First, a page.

It seems like whenever I show my slides of Iceland, people find these tombstones and their names more interesting than anything else!  I was asked to write out an explanation for the Icelandic naming system, so I did, complete with my pictures:



Icelandic Family Names


     Iceland is the only country which still follows the ancient tradition of patronymic family names as established by the Vikings.  In Iceland, one's last name is not handed down from one generation to the next; each generation gets a new one.  And it is even possible for a family of four to have four different last names.  It sounds rather strange, but actually it is a very logical system. 

     A man gets his last name by taking the first name of his father, and adding the ending "-son" to the father's name.  So below, the man named Ársæl was the son of a man named Jon, so his whole name is Ársæl Jonsson. 

     His wife, Guðrún, was the daughter of a man whose first name was Gunnstein -- so her last name is Gunnsteinsdóttir.  When two Icelanders get married, the wife does not take the last name of the husband; that would make no sense.  Guðrún did not take her husband's last name Jonsson, because she was not the son of Jon.  She was Gunnstein's daughter, so she stays Gunnsteinsdóttir all her life! 



     When Ársæl and Guðrún had children, they didn't take the last name of either of their parents.  Their son Einar took his father's first name + son, so his last name is Ársælsson.



And when Ársæl and Guðrún had a daughter, Sigríður, her last name became Ársælsdóttir. 



     So this family of four had four different last names.  The law in Iceland requires that all citizens follow this ancient system of naming, to keep up the old traditions.  The only exceptions are people who move in from other countries, which is not very common.  Also, in Iceland, in any alphabetical list of names, such as the telephone book, all names are alphabetized by the given name first, not the last name; that is because one's first name is considered to be one's real name; to them it would be illogical to list people by their last name, since that just tells who their father was.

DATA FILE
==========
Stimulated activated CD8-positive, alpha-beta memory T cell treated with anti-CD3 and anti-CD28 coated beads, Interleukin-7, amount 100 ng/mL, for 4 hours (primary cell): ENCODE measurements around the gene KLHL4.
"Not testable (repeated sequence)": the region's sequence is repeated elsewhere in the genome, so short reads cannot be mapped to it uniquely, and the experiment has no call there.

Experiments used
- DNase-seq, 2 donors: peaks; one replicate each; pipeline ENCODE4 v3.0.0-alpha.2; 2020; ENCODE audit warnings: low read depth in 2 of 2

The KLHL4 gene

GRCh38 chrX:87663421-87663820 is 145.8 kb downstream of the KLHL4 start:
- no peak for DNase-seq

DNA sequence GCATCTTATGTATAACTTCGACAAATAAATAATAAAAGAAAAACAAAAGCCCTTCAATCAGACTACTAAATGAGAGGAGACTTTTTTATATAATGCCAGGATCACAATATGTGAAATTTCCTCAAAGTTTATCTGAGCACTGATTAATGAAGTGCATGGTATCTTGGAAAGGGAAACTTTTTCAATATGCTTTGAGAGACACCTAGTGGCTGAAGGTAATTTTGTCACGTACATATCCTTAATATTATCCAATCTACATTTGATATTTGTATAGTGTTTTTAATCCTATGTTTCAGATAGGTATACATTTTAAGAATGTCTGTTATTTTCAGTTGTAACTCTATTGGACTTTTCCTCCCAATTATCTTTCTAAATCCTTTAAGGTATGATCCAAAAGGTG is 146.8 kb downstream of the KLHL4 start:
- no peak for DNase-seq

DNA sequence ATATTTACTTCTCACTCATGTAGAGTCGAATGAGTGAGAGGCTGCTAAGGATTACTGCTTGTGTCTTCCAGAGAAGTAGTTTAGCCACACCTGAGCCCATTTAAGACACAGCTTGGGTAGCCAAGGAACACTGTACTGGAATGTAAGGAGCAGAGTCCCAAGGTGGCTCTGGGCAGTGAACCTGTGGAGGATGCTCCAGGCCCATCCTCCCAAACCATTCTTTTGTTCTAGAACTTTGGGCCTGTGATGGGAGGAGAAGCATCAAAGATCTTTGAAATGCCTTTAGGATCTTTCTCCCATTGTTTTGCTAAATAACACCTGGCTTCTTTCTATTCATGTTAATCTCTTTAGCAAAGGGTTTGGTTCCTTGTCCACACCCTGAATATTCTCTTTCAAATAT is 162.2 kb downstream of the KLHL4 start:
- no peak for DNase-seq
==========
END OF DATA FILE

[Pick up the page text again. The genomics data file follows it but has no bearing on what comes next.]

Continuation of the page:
A title such as Mr. or Dr. would not be attached to a person’s last name, but to the first, or to both names.  The cultural meaning of an Icelander's last name is not that it is a part of one's name, but a short description of who one is. 

     If for some reason the mother doesn't wish a child to take the name of its father in its last name, it is legal for the child to take the mother's name... so a last name such as Helgasson or Katrínsdóttir would be possible. 

      More examples:  the famous Icelandic singer, Björk, is really named Björk Guðmundsdóttir.  Her parents are Guðmund Gunnarsson and Hildur Rúna Hauksdóttir.  Her son is Sindri Eldon Þórsson (Thorsson), since his father’s first name is Þór (pronounced Thor).


     In addition to having odd letters such as ö and æ, Icelandic is the only language in the world to use the two additional letters þ and ð (capitals Þ and Ð).  Þ and þ are pronounced like “th” in “thick and thin”.  Ð and ð are pronounced like “th” in “this and that”.  It is also the only language besides English to have both of those sounds, they are actually very rare sounds in world languages.  So you can get some strange-looking words such as the towns below.  They also seem to like very long words!





 I took the pictures of the tombstones at this little church in Dýrholey, on the south coast of Iceland: